Home > Reviews > KING ARTHUR – Hans Zimmer

KING ARTHUR – Hans Zimmer

kingarthurOriginal Review by Jonathan Broxton

I was going to open this review by saying something along the lines of “Can Media Ventures sink any lower than this, yet another tepid regurgitation of past scores?”, but in actual fact, the more I have listened to King Arthur, it seems less terrible than it did on that first spin. It’s certainly not a great score: it’s unoriginal, clichéd, and at times quite laughably predictable in its construction and execution. But, mixed in with all the familiarity, there’s a great score trying to break out. Zimmer only lets it shine in brief, so-near-and-yet-so-far snippets, which tantalise the listener into wondering what this score could have been, if only…

A vast historical epic in the footsteps of Braveheart and Gladiator, King Arthur is directed by Antoine “Training Day” Fuqua and stars Clive Owen as the eponymous leader – re-imagined by screenwriter David Franzoni as a Roman warrior, in Britain defending Caesar’s territory from the invading Saxons. Into the mix comes Merlin (Steven Dillane), a “holy man” who, along with warrior-woman Guinevere (Keira Knightley) leads the rag-tag Britons, and who joins forces with Arthur and his knights (Ioan Gruffudd, Ray Winstone) to protect the land from their most fearsome foe yet: barbarian warrior Cerdic (Stellan Skarsgaard), who is intent on conquering the island and taking it for himself.

Despite a big budget, a competent director, and the presence of Jerry Bruckheimer marshalling the troops, King Arthur has actually taken a lot of criticism, mainly for its lack of character development, but also for its ‘stunt casting’, bad pacing, and anachronistic feel. The presence of Jerry Bruckheimer has also ensured that King Arthur features another one of his patented Media Ventures scores, with Hans Zimmer at the reins and Rupert Gregson-Williams and Nick Glennie-Smith filling in the blanks. As with The Last Samurai, Pearl Harbor before it, and Gladiator before that, Zimmer throws out historical context in favour of the “power anthem” approach that has served him well since the mid-1990s. In this case, it doesn’t quite work; not that there’s anything wrong with the music per se – it just somehow feels hollow.

Continuing 2004’s ‘summer of big drums’, “Woad to Ruin” opens with a cacophony of percussion and processed vocal effects over a strident string figure, eventually emerging into a large-scale showcase for Gregson-William’s large male voice choir. “Do You Think I’m Saxon” takes this even further: the war drums mirror those from the Isengard sequences in Lord of the Rings, all throbbing brass and heavy-handedness. “Hold The Ice” and “Another Brick in Hadrian’s Wall” continue the pattern, but here occasional glimpses of greatness shine through. Tony Pleeth’s cello solos add a certain something, as they did on The Prince of Egypt and others, while the action cue that opens ‘Budget Meeting’ does go a long way to accomplishing Zimmer’s intentions for energy and volume. The finale ‘All Of Me’, is where the score truly comes together for a few brief moments, performing a massive and emotional rendition of the main theme. The song which opens the album, “Tell Me Now”, is a popped up mystical ballad, performed by Moya Brennan in the earthy, breathy Enya/Lisa Gerrard vein.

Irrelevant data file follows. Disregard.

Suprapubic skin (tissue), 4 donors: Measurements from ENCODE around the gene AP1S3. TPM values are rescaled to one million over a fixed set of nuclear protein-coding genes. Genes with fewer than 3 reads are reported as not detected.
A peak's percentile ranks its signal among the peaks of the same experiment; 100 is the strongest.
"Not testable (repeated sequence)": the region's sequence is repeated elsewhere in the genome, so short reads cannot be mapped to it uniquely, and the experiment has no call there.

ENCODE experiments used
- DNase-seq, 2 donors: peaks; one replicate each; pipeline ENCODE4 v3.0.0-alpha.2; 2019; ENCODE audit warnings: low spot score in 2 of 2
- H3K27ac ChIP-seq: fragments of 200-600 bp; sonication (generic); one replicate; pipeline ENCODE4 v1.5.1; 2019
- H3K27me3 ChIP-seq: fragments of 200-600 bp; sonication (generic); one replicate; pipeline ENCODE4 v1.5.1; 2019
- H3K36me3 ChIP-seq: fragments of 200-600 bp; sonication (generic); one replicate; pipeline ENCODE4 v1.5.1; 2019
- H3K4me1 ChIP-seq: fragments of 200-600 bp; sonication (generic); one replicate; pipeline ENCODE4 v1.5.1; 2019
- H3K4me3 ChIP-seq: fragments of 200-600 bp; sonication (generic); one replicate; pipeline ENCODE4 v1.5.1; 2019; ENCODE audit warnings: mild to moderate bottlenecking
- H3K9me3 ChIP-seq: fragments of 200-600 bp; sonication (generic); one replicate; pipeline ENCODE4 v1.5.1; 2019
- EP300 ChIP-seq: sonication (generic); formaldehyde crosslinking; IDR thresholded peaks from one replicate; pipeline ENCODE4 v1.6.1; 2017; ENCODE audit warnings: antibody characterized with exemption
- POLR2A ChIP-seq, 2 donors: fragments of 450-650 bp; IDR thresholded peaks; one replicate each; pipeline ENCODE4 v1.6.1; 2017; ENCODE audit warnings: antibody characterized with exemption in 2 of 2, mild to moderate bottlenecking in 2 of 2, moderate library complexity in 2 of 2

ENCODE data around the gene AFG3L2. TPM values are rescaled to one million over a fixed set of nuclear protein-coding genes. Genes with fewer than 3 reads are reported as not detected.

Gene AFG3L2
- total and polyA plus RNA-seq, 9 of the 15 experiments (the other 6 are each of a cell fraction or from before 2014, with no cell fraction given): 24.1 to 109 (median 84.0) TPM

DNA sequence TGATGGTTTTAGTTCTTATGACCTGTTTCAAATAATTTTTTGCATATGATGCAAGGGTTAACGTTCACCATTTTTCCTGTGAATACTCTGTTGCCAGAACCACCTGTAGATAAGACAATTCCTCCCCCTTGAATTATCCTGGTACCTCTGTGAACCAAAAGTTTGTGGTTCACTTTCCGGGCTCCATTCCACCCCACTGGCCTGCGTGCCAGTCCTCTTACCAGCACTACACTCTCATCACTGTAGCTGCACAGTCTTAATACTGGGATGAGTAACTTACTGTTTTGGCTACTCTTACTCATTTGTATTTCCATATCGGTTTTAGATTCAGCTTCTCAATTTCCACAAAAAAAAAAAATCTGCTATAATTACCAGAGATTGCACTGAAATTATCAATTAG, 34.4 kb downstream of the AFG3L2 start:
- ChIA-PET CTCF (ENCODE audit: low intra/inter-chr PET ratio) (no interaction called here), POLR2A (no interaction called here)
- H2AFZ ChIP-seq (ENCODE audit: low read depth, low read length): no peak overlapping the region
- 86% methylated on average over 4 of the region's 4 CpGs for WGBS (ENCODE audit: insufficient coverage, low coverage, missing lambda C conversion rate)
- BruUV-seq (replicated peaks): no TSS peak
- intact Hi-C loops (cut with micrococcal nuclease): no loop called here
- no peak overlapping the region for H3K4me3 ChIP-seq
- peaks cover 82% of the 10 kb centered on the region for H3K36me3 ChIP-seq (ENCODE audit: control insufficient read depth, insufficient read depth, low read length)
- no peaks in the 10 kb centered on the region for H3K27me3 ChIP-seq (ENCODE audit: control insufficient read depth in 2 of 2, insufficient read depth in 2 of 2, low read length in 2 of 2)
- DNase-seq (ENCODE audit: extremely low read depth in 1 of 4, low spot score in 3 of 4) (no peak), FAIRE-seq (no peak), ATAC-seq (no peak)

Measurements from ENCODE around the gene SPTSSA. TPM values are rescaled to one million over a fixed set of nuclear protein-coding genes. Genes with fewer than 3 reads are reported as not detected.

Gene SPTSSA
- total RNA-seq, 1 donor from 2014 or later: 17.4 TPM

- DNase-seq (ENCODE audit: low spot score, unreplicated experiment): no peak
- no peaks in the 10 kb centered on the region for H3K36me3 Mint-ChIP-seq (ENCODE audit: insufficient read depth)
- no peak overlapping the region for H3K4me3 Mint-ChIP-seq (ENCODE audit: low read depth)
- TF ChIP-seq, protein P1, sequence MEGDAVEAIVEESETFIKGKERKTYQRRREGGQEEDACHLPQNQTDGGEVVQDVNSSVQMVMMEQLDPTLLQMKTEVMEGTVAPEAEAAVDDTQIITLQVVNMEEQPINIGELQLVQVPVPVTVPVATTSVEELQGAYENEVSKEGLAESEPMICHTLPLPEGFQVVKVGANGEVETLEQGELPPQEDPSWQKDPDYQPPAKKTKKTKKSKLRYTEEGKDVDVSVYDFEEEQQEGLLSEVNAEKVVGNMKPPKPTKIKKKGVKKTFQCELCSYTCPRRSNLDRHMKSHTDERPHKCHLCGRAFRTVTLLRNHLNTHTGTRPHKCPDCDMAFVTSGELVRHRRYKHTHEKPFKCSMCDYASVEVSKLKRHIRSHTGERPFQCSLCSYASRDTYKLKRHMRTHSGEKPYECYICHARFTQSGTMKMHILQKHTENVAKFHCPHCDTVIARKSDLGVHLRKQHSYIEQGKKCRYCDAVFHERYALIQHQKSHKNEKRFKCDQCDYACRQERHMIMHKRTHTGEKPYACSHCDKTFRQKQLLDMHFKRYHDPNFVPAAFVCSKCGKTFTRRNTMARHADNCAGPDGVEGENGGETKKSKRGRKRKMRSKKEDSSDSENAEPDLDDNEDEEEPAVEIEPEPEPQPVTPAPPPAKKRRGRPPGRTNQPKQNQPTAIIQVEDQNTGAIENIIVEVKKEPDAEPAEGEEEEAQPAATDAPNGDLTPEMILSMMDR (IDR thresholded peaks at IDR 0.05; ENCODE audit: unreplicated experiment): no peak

However, quite a lot of Zimmer’s familiar techniques are now becoming tiresome. The meandering male voice choir, once so fresh and vibrant in Crimson Tide, is long past its sell-by date. His irritating habit of having every instrument play the same note at the same time gives the illusion of strength and power, but loses a lot in depth. And, even more confoundingly, Zimmer occasionally replaces live instruments with synthesised stand-ins – making the final result sound unfinished, or hurried, or both.

The major problem with King Arthur is that, for all its war drums and portentous choirs and throbbing brasses, it never really does much. The score is more about rhythm and texture and creating the illusion of grandeur than any kind of orchestral intricacy or compositional excellence. The main theme, such as it is, is one of Zimmer’s least memorable. Fans of the Media Ventures sound will love it; after all, King Arthur is another addition to the list of quintessential MV scores, and everything they stand for. I just personally feel that, as is too often the case, Zimmer is again lacking something in terms of the final execution of his work. As Shakespeare once so eloquently said in Macbeth, King Arthur is “full of sound and fury, signifying nothing”.

Rating: **

Track Listing:

  • Tell Me Now (written by Hans Zimmer and Moya Brennan, performed by Moya Brennan) (4:34)
  • Woad to Ruin (11:31)
  • Do You Think I’m Saxon? (8:42)
  • Hold The Ice (5:42)
  • Another Brick in Hadrian’s Wall (7:11)
  • Budget Meeting (9:43)
  • All Of Them! (10:24)

Running Time: 57 minutes 44 seconds

Hollywood Records 2061-62461-2 (2004)

Music composed by Hans Zimmer. Conducted by Nick Glennie-Smith. Additional music by Nick Glennie-Smith and Rupert Gregson-Williams. Special vocal performances by Moya Brennan. Recorded and mixed by Nick Wollage and Geoff Foster. Edited by Mike Higham. Mastered by Pat Sullivan. Album produced by Hans Zimmer, Slamm Andrews, Bob Badami and Trevor Morris.

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